Tag: quotes

Jacqui Simpson

This guest post is from Jacqui Simpson of True Colours Decorating Services.

Your home needs decorating and it is time to call in the cavalry, but you have no idea as to which officer to pick. So you invite different decorating companies round to give you quotes and then you are really confused, as the quotes that you receive are very different in cost, layout and information. How do you know which is the best one to go for? And why don’t you just go with the cheapest?

When judging a quote, the first thing to make sure of is that each of them is offering the same level of service and materials. You should always ask for a detailed quote that states what is actually going to be done, how it is going to be achieved and which brand of products will be used. This will then allow you to make a true comparison and make an informed decision. Although you will also want to know something about the kind of knowledge that your potential decorator possesses. So, if you are having wallpaper, did the decorator explain about cross lining and the benefits of having it done? This is not looking for extra work but an essential part of the job if you want your wallpaper to look good. Think how much wallpaper paper can cost and how much time you have spent looking for the perfect paper. Do you really want to be left  disappointed by the finished result due to your decorator cutting corners?

There are more practical points to consider when choosing your decorator too. Do you feel that you can get on with them? Do they have the right kind of insurance? Do they have good references and present themselves in a positive and helpful manner? Do you feel they have enough knowledge to give expert advice?  Don’t be afraid to ask them questions on how they are going to deal with things. After all, you are paying for their expertise and skill, they should be willing to display some of it before you hire them.

Something that many people fail to remember when hiring a tradesman or tradeswoman is that cheapest is not always necessarily best. In fact it is rarely the case. For example, when buying a second hand car the cheaper it is the older it is and the more it probably has wrong with it. Sometimes you are buying yourself trouble by buying cheaply. Pay peanuts and you get monkeys. Somebody who has taken the time to go to college for three years to get qualifications, has worked as an apprentice or has time served will have respect for your home and their trade. Therefore they will not belittle their craft or themselves by producing unrealistic quotes that are not cost efficient in order to get the job. In other words, whenever possible always opt for a little quality rather than cheapest quote you can find.

The quality of materials is very important when thinking about having your home decorated. If you think of paint as you would about something like baked beans then you know there is always a difference between the likes of Heinz and Lidl’s own brand when it comes to taste and quality. The same obviously goes for paint (although we can’t vouch for the taste!). Therefore, when comparing quotes always check that the paint being quoted for is what you requested. You can’t compare like with like if one painter says they will use Dulux and another says they will use something from a discount supermarket and if you are quoted for Farrow and Ball then Farrow and Ball is what you should get.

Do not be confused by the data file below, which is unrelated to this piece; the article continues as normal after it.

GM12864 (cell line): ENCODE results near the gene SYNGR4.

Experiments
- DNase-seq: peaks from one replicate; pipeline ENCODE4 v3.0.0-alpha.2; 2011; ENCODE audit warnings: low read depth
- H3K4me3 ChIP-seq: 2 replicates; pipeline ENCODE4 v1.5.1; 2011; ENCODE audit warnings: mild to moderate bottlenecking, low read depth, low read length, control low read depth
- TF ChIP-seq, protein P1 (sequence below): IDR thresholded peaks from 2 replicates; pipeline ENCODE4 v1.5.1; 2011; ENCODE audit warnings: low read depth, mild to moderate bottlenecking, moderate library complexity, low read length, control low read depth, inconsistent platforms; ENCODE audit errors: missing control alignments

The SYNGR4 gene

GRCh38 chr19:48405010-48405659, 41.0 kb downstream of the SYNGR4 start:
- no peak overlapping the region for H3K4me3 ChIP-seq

All in all you should go with someone who gives you confidence, will respect you and your home and not cut corners just to win the job.

As the old proverb says: “Good things are not cheap, cheap things are not good!”

If you are a tradesman or tradeswoman who feels he/she has a view to share then please contact us on press@mybuilder.com.

Why you should pay for quotes

As consumers, we are used to comparing prices. After all, a better deal is usually only a mouse click away. But this has become so much a part of everyday life that the mere suggestion of paying someone to give you a quote sounds utterly absurd. Well, call me absurd, but I’m about to suggest that you do just that. I firmly believe that it’s often in your interest to pay for a quote from a builder.

Let’s take the case of a house extension. “How much will it cost to extend my house?” you might ask a builder. “How long is a piece of string?” he would reply. “Ha ha, but really… roughly how much?”

Your question seems reasonable enough to you. Of course you understand that it depends exactly what kind of extension you want, but you still need to know roughly how much you’re looking at before you decide. Will it be £20,000, £40,000 or (heaven forbid) £60,000? Of course, it’s easy enough for a builder to ask a few straightforward questions and reply with one of those numbers as a ‘guesstimate’. However, most good builders would not do that and with good reason.